SMP: Welcome, April! Please tell us a little bit about yourself, such as: your family, where you live, pets, favorite color, favorite film, favorite book, and favorite scent.
April: On paper, one would find I am a 44 year old wife, friend, and mother of three, who resides in Texas. My spouse and I have been married for almost twenty-three years, which seems odd. -Especially, since I do not know where the time has gone. It seems just yesterday we married, and our children were small.
Our children (boys 22 & 20, daughter 17) have grown before our eyes into young adults. Over the years, our household has grown to include three dogs (Little Bear, Delilah, and Max), two cats (Olive and Linus), and the occasional adventurous lizard that finds an entry point through our revolving front door.
My favorite four consist of:
Film: Flatliners (1st date with husband)
Book: The Door to December (Dean Koontz)
Scent: Anything vanilla and the way freshly plowed soil smells after a gentle rain.
SMP: Please share your favorite holiday memory.
April: Even now, when I close my eyes, I hear the rich baritone sound of my grandfather’s voice. The warmth of his smile melts the coldest of hearts. His robust laughter brightens the darkest of nights. The solitary twinkle within his eye alludes to grand adventures waiting to be explored.
It is a warm day. It is a holiday. It is Independence Day. The children are underfoot in the kitchen, which means, I am sent outside to play. An overzealous child, I often let my curious eyes lead me onward into trouble, which is how I ended up perched atop a fifty-foot mulberry tree.
Quickly, I tuck my shirt into my white pants. With a slight grin, I pluck the forbidden delectable fruit from the tree. I fill my shirt, my pockets, and my socks to the brim. Why, I even stuff my mouth full of the succulent morsels until my rosy cheeks pucker. A noise, beneath the crown of the tree, wafts in the air. I gasp and jump.
Peering down through the leaves, I spy a familiar face. Our eyes lock. Curling the corners of his lips, he smiles ear-to-ear. His eyes brighten with merriment. The man chuckles and slaps his knee. With the sleight of a finger, he beckons my presence. An ounce of coy washes across my face as a giggle escapes my lips. I hide behind an array of branches. He clears his throat. I breathe a deep sigh and frown. It’s time to climb down.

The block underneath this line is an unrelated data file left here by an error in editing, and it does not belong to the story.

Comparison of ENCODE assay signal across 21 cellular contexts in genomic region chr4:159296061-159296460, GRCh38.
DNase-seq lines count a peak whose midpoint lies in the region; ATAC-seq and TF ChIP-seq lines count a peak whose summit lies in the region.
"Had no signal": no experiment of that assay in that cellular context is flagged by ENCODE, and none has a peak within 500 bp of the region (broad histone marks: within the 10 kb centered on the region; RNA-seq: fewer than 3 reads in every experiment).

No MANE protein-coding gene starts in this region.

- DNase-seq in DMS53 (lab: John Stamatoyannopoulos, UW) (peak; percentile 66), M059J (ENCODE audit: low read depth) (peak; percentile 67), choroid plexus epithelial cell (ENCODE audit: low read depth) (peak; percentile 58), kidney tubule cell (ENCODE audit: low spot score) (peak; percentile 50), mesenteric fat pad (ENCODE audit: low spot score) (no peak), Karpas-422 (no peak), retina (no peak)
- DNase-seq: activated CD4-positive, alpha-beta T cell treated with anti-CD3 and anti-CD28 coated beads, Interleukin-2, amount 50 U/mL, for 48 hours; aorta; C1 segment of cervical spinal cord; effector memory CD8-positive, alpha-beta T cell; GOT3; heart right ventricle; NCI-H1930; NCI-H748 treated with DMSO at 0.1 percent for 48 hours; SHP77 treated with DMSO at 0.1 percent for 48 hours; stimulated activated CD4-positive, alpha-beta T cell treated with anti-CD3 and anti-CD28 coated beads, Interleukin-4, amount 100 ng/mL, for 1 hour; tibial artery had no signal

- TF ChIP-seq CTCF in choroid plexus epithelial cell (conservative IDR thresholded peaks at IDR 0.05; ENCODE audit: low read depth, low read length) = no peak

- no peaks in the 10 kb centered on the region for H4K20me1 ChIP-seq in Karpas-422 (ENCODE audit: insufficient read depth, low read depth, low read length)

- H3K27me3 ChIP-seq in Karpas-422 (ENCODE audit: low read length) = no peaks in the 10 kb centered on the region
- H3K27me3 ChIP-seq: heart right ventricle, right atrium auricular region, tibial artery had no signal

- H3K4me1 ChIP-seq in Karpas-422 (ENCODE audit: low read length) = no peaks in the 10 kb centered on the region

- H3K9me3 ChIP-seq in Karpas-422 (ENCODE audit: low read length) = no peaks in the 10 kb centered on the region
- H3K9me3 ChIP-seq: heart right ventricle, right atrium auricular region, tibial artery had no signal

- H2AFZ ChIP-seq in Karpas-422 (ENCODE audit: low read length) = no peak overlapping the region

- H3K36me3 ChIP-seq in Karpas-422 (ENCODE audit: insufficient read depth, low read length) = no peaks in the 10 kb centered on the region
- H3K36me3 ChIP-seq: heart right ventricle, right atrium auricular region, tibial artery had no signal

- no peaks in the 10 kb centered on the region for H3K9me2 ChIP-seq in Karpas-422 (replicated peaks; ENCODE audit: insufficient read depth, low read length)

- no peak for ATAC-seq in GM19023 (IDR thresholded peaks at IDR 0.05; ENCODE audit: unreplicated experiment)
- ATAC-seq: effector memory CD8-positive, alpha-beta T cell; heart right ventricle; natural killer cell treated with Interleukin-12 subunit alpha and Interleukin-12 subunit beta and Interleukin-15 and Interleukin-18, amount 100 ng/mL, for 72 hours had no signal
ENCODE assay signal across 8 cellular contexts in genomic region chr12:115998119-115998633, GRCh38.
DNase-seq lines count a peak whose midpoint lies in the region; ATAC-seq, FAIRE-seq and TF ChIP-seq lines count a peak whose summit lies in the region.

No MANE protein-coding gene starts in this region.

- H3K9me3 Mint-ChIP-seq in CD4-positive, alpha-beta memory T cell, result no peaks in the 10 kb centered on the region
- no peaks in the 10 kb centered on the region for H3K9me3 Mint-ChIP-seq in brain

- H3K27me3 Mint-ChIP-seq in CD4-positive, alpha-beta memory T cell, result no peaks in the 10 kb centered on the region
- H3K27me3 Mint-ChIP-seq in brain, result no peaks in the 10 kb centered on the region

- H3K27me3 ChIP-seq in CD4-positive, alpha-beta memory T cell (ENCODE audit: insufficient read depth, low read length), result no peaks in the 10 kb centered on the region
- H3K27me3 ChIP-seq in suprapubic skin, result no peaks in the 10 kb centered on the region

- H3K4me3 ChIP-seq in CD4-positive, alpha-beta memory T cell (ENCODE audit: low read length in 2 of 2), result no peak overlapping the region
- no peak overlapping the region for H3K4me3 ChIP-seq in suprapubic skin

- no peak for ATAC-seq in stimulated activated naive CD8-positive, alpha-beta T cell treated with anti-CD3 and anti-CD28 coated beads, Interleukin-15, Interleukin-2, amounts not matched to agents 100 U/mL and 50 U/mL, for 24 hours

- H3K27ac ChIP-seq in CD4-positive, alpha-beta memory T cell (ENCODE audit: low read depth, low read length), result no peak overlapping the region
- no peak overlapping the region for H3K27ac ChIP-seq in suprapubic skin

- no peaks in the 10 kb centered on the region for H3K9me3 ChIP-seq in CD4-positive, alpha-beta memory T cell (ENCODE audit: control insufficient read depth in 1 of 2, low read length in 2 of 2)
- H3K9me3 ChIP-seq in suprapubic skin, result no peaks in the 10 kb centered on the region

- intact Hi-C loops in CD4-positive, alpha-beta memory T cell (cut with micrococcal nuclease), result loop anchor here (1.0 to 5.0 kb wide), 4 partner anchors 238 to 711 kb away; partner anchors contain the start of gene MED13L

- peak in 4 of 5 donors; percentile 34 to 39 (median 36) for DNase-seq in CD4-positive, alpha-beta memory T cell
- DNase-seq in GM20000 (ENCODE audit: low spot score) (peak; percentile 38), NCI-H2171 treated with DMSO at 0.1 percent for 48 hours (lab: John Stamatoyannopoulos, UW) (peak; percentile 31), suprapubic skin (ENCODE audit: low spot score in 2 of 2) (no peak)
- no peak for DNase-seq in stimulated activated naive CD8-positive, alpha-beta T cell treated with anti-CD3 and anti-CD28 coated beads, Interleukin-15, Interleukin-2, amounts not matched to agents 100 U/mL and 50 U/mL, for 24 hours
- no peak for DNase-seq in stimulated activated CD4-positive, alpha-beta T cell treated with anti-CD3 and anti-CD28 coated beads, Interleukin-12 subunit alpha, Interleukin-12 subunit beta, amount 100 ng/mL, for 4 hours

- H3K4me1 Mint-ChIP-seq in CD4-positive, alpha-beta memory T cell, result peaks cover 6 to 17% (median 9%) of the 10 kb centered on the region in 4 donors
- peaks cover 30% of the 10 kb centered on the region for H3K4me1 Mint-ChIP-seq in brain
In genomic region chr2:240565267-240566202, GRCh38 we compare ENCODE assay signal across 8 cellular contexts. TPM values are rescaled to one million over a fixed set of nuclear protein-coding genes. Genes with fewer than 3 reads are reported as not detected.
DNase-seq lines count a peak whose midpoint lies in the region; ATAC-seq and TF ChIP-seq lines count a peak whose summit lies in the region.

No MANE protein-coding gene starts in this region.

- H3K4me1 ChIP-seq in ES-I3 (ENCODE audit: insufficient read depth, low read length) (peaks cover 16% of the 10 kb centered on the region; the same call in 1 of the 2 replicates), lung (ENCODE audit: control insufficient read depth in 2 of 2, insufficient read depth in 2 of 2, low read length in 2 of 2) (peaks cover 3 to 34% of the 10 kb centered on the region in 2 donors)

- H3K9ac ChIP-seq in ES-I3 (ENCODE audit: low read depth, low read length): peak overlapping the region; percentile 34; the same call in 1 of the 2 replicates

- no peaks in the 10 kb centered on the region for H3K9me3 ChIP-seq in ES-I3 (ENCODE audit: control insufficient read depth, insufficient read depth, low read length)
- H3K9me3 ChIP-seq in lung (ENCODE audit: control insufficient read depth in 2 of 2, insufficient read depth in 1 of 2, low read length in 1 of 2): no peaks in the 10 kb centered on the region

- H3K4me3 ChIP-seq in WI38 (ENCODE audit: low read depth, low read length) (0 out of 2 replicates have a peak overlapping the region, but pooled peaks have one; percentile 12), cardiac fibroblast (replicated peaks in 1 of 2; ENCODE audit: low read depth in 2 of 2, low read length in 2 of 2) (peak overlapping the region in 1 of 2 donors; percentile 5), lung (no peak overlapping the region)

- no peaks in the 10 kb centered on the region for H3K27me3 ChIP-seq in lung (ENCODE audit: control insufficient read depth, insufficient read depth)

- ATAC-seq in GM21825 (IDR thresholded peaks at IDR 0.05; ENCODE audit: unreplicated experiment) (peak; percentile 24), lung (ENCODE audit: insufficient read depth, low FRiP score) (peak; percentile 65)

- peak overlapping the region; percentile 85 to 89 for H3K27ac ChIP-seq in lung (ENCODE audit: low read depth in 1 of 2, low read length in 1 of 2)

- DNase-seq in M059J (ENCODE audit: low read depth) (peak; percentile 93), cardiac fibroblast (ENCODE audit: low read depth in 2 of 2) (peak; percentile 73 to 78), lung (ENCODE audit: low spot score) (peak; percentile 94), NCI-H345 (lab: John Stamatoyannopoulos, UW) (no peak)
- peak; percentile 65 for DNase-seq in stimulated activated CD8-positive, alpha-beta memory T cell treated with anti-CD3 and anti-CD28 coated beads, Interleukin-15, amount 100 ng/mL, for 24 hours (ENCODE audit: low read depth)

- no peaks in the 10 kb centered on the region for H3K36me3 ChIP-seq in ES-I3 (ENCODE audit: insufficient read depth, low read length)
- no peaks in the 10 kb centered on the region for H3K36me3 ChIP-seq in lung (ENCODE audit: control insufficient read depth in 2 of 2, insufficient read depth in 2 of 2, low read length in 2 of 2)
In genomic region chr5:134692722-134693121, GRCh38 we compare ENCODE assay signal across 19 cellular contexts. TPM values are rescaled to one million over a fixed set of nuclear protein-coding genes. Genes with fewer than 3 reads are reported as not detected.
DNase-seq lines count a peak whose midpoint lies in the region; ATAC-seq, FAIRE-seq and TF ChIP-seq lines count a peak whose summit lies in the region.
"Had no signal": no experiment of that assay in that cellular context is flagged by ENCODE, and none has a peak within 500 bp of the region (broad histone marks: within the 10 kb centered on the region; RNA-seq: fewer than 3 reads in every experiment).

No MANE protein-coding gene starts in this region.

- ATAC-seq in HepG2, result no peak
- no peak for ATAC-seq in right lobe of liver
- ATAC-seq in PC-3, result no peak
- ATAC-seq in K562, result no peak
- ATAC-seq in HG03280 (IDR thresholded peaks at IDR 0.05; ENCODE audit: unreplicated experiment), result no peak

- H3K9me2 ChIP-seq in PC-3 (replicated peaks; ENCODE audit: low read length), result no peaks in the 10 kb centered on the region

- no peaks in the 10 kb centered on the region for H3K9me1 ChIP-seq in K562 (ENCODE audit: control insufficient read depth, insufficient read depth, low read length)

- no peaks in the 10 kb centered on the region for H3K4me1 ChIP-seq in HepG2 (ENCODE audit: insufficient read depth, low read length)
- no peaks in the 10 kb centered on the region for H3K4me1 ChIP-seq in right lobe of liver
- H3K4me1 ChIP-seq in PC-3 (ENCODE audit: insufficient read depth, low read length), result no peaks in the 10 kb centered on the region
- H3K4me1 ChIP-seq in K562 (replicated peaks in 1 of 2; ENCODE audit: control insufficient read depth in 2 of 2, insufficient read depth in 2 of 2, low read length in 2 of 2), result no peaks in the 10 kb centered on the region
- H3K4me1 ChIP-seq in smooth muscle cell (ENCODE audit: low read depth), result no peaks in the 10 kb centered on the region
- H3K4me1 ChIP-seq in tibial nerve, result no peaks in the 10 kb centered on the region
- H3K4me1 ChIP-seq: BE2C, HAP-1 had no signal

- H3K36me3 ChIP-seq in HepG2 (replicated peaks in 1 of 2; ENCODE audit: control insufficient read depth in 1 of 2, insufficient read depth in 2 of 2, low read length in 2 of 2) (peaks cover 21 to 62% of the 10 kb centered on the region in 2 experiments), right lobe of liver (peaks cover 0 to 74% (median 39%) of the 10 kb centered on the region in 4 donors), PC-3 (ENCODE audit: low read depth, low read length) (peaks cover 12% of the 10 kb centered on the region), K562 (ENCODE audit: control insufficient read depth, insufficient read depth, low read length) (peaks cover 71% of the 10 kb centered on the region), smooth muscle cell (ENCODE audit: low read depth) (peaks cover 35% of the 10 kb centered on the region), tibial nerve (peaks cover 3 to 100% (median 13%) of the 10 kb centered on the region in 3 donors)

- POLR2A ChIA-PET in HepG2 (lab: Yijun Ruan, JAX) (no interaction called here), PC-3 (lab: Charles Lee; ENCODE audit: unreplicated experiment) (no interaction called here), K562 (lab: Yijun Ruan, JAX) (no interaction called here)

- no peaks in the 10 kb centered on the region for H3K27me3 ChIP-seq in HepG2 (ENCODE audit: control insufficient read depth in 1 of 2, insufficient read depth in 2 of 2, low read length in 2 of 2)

Back at the house, my Nana is livid. My clothing, hands, face, and body are stained bright purple with mulberry juice. Grandfather raises a brow and winks. I fill a large bowl with the bounty of my day’s work. We rinse the fruit in cool water. Laughing and talking, we reflect upon the day’s events.
In the end, everyone sits down around the table. We eat the mouthwatering cobbler that we, my grandfather and I, put together. The smell of the baked sweet treat, of that singular day, still lingers in my thoughts. His laughter is forever burned into the recesses of my heart, memory, and soul.
SMP: How long have you been writing? Have you always wanted to write?
April: Well, my mother reminds me, every chance she gets, that I use to write on the walls and furniture when I was little, but somehow, I don’t think that counts. As a teen, I use to write poetry, and then, I moved on to prose as a young adult. I have always enjoyed writing and wanted to be an author when I grew up. I guess one is never too old to fulfill a waking dream.
SMP: Do you write in a single genre, or more than one? What do you find most compelling about your genre(s)?
April: Funny you should ask that question. I do not write in a single genre because writing is akin to painting. It is so much more fun when one can explore the many shades and mediums available. Writing science fiction, romance, thrillers, suspense, and fantasy allows me to create worlds with infinite possibilities, which are only limited by one’s imagination.
SMP: Tell us a little about your writing journey.
April: As I stated earlier, I wrote as a teen and young adult. When I started a family, I incorporated storytelling into my day-to-day life. It was fun to see stories unfold in the eyes of my children.
Four years ago, my daughter caught the writing bug. She joined some writing groups and has since started her own. Her love of writing rekindled a burning passion in my heart for the written word. My daughter is my muse. She is my inspiration for writing once again.
SMP: Tell us about your process. Do you plot/make outlines for your WIPS, or are you a total pantser?
April: I am creature of habit, and I do the majority of my writing well into the wee hours of the morning, when most people are asleep or should be, at least, in my household anyway. It is during these sacred quiet hours that my mind is free to explore the phantasm world of imaginative play. The possibilities are infinite.
What kind of writer am I? Simply put, I am the who, what, when, where, and why writer. I am an outline-plot driven individual, who tends to chew on the idea, braining-storming in my head, before placing the content on paper. When writing, it is important for me to know who the key players are, what they are doing, where they are, how they do what they are doing, and where they will end up. Every little sensation, sight, smell, sound, and succulent taste has meaning.
SMP: What has been your most significant inspiration on the road to publication?
April: My daughter has been my most significant inspiration on the road to publication.
SMP: What advice would you give an aspiring writer?
April: The one piece of advice, I would share with an aspiring writer, is to write every day. Find an area to make your own and establish a routine. Most of all, aspiring writers should take the time to enjoy the writing process and all it has to offer.
SMP: Tell us a little about your current or upcoming release: your inspiration, main characters, setting, etc. What was the most difficult process? The easiest?